Another thing that must be considered is that speakers do not operate alone, and need to be matched to amplifiers and rooms that can work best with them to exploit the best characteristics.

And of course, they can do nothing that is not originated at the front end of the system. Whatever musical information doesn't get into the system, can never make it out of the speakers. So a quality front end is critical to get the best from your speakers.

The final frontier seems to be resonance control in the system. Speakers, as the actual sound generating transducers in the system, cannot be isolated from themselves. They must be held perfectly rigid to eliminate doppler effects, especially on the tweeter. This eliminates any rubbery substance as a possibility. Any improvement in resonance control in speakers must consist of removing unwanted vibrations from the speaker system. The best way of doing this is via a sophisticated high-speed resonance evacuation route that is designed with resonance transfer as a goal. Not just a hodge-podge thing that LOOKS like one of those engineered systems. Reducing Coulomb's Friction in the resonance transfer path is the way to speed up this evacuation of unwanted resonance and remove it from the speaker so that sound improves without damping out part of the live dynamics, and keeping additional doppler effects out of the equation.
Dawgbyte, how you audition the speakers is very important. You need to remember that what you hear at the store may sound very different when you bring them home. Room acoustics, equipment matching and your mood also vary. If the salesman doesn't know what he's doing and mismatched a great speaker with a badly matched preamp/amp combo then it is your lost to find out the true sound of that speaker. It is always easier to find a pair of speakers that will sound nice in most of the system matchup but it doesn't mean that it is the best speakers out there. It is a more complicated process than you think. Giving all the speakers I audition are all above average, I think size ( to match your listening room ) is more important to me and then the efficiency ( to match your amp.)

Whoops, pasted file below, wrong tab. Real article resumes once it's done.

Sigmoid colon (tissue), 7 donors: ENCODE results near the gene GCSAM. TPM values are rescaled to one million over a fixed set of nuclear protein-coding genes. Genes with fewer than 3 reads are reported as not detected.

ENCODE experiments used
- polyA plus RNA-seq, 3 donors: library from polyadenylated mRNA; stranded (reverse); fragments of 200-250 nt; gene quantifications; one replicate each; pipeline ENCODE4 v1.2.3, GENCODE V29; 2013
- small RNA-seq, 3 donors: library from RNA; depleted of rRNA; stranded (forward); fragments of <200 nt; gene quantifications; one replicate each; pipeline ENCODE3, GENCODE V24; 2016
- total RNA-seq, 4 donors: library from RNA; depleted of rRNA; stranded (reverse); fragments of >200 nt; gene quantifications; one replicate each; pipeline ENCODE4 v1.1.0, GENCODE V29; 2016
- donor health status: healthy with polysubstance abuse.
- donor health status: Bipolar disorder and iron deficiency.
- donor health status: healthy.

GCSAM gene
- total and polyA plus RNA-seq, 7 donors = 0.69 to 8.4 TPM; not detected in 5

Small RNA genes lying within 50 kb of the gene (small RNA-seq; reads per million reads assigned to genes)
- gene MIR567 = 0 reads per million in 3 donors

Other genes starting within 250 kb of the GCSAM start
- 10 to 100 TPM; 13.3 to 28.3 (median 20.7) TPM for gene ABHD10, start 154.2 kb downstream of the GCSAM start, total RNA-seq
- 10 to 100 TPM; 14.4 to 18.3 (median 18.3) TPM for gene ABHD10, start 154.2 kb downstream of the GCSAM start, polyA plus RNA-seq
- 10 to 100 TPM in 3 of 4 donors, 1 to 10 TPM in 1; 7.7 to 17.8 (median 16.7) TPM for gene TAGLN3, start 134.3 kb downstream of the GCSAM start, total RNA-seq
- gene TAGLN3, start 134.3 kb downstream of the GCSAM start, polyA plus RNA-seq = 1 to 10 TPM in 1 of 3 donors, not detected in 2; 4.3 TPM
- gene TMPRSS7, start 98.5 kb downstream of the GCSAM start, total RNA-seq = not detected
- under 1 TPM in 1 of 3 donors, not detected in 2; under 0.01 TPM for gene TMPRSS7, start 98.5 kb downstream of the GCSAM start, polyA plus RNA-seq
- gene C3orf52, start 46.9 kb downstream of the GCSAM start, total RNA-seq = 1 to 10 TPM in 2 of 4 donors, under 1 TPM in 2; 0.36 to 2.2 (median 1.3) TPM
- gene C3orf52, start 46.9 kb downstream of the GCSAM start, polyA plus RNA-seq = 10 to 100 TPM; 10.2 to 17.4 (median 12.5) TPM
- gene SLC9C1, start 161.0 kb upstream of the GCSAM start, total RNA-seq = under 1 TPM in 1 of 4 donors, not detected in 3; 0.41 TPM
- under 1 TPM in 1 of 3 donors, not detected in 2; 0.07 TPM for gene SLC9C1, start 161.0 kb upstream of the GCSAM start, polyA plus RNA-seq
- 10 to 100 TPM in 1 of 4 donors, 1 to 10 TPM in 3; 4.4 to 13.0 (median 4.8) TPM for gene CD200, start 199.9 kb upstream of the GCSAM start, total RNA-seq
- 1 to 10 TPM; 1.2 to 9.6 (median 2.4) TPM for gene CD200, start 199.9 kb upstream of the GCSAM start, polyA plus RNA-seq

For me, it's detail. I want to hear what is on the record or CD. The down side to being able to hear fine detail, is that I now know that only about 15% of my music collection has a combination of good playing, recording, mixing, etc. And only 3 or 4% is truely excellent, with most of the top 5% being a single cut from an otherwise unremarkable effort. The rest is good for background music only.

Last weekend I was transferring six CD's to tape, as a favor to a young engineer I work with. Thank god for the mute function on my preamp! One was listenable (Moby) with decent playing and recording, the others were poorly played (the drummer for Bad Religion needs to find another line of work) and had no soundstage, separation around the instruments, etc.

Sorry, I got off on a tangent (sounded like my father 30 years ago).

By the way, I agree with Twl regarding getting rid of resonance. In my system I have tried cones, footers, bricks, marble bases, etc., etc. By far, the most noticable improvement (better resolution of fine detail) has come by adding audiopoints under my monitors and selected components.

Best regards, Dave
Realism, then soundstage depth (width is easy). Also, accuracy of the midrange. I'm with Philjolet and Phasecorrect on this important point the. After working the live voices and instruments for 10 years I can't handle most speakers when listening to acoustic music. Don't get me wrong, I listen to a lot of pop and rock, but those recordings are EQ'd like mad (even if it isn't through the listening board/computer).
Let me share with you something I read in a magazine back when it was Stereo Review when Julian Hersch was still there. This is a paraphrase.
--Ask to hear the three best speakers in your price range connected to a front end similar to yours. Use a cd you've heard a hundred times.
--Compare them two at a time,with the volumes the same,with the demonstator not telling you the name brands.
--Keep a chart of these four things checking the better performer in each of the catagories:
#1.Timbre,does a violin sound like a violin,etc.
#2.Imaging,can you follow two or more horizontal lines at the same time without the speakers getting in the way? Don't worry about instrument location;that comes with proper placement in your room. If you can follow counterpoint,that's a lot in a speaker demo room.